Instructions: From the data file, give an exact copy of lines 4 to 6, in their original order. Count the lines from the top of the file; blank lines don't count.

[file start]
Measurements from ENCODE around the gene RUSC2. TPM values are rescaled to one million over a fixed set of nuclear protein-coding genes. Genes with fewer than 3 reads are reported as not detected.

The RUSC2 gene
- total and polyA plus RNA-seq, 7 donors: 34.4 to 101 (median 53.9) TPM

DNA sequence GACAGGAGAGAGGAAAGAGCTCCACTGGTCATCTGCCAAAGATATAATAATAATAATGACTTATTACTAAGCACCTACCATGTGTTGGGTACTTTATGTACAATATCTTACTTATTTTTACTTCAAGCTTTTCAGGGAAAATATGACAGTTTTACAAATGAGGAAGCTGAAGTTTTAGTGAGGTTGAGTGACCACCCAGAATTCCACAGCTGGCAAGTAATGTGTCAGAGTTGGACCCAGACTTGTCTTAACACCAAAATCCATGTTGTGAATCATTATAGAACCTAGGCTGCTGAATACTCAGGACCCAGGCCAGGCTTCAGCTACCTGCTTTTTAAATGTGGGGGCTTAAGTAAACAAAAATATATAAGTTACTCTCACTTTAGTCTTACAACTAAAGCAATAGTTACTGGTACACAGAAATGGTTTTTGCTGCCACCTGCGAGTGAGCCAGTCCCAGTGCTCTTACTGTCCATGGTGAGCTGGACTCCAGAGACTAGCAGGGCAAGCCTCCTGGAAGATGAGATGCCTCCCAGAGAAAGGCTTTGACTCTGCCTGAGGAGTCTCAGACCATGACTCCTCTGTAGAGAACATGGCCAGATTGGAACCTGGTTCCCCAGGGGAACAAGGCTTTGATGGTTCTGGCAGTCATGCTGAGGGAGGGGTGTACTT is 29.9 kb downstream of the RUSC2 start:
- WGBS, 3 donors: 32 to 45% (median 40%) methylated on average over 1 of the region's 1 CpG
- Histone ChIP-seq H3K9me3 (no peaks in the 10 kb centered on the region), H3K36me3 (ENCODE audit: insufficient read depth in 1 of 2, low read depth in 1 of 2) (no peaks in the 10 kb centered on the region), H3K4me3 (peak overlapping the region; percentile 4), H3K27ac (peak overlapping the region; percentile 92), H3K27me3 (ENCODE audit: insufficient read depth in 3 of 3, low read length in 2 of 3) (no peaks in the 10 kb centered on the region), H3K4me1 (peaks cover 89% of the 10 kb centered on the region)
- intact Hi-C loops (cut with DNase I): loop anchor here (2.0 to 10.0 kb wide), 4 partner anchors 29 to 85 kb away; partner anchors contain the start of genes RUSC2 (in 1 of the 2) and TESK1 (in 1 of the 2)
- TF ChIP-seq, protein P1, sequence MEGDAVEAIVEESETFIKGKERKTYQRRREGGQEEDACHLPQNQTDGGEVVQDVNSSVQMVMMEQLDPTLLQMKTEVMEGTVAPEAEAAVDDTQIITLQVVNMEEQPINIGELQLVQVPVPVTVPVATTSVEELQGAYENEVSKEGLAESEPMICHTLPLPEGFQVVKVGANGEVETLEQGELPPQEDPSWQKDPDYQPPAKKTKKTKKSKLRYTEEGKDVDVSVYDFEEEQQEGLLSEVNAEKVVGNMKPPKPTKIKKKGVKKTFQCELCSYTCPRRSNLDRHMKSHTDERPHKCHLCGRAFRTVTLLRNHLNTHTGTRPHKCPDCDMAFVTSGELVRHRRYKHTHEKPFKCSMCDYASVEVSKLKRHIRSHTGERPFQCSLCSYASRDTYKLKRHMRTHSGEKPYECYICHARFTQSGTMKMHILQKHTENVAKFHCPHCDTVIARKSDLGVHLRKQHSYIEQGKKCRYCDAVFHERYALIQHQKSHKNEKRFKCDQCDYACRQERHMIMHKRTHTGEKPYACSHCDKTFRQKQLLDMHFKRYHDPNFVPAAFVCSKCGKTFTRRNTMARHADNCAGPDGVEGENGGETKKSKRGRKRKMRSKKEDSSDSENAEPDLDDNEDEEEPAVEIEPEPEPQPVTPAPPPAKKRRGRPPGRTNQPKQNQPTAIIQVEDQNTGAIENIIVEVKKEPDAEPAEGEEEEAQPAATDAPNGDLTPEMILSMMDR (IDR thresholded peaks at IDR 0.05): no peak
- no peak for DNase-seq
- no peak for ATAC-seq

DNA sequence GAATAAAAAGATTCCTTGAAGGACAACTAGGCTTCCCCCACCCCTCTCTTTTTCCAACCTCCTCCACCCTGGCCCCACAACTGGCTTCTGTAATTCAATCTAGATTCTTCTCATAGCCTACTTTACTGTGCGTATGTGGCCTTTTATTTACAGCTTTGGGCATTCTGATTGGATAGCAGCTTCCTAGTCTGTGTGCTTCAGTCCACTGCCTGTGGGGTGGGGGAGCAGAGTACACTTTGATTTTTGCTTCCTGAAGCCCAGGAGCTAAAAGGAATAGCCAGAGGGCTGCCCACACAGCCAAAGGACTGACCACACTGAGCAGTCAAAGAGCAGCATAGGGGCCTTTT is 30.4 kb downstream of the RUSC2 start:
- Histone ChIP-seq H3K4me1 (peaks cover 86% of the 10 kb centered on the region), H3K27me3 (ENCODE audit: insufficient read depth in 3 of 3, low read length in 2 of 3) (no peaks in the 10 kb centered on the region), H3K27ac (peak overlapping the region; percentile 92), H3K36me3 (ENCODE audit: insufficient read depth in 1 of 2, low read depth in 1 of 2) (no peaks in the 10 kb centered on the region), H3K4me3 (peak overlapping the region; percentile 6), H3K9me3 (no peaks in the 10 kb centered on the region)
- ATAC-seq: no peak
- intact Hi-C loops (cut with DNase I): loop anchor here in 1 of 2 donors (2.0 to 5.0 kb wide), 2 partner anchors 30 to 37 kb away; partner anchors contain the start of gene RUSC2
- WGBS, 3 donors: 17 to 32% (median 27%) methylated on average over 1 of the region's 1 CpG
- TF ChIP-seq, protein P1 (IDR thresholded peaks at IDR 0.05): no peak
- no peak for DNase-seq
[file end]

DNA sequence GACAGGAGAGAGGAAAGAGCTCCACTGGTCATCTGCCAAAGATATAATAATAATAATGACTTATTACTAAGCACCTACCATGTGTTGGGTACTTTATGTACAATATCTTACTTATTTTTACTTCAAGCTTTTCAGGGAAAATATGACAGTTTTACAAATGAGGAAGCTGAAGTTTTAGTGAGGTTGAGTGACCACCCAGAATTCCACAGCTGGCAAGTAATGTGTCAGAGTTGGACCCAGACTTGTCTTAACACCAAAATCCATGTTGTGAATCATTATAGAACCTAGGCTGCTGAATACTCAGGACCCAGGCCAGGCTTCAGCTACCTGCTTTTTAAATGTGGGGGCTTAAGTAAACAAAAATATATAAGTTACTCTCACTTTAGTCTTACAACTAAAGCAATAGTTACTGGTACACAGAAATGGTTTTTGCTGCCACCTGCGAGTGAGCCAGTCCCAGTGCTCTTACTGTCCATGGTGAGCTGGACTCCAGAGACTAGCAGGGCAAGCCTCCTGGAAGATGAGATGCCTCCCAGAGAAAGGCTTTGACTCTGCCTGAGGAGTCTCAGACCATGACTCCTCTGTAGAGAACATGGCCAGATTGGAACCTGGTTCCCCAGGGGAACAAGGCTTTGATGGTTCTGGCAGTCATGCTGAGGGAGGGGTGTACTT is 29.9 kb downstream of the RUSC2 start:
- WGBS, 3 donors: 32 to 45% (median 40%) methylated on average over 1 of the region's 1 CpG
- Histone ChIP-seq H3K9me3 (no peaks in the 10 kb centered on the region), H3K36me3 (ENCODE audit: insufficient read depth in 1 of 2, low read depth in 1 of 2) (no peaks in the 10 kb centered on the region), H3K4me3 (peak overlapping the region; percentile 4), H3K27ac (peak overlapping the region; percentile 92), H3K27me3 (ENCODE audit: insufficient read depth in 3 of 3, low read length in 2 of 3) (no peaks in the 10 kb centered on the region), H3K4me1 (peaks cover 89% of the 10 kb centered on the region)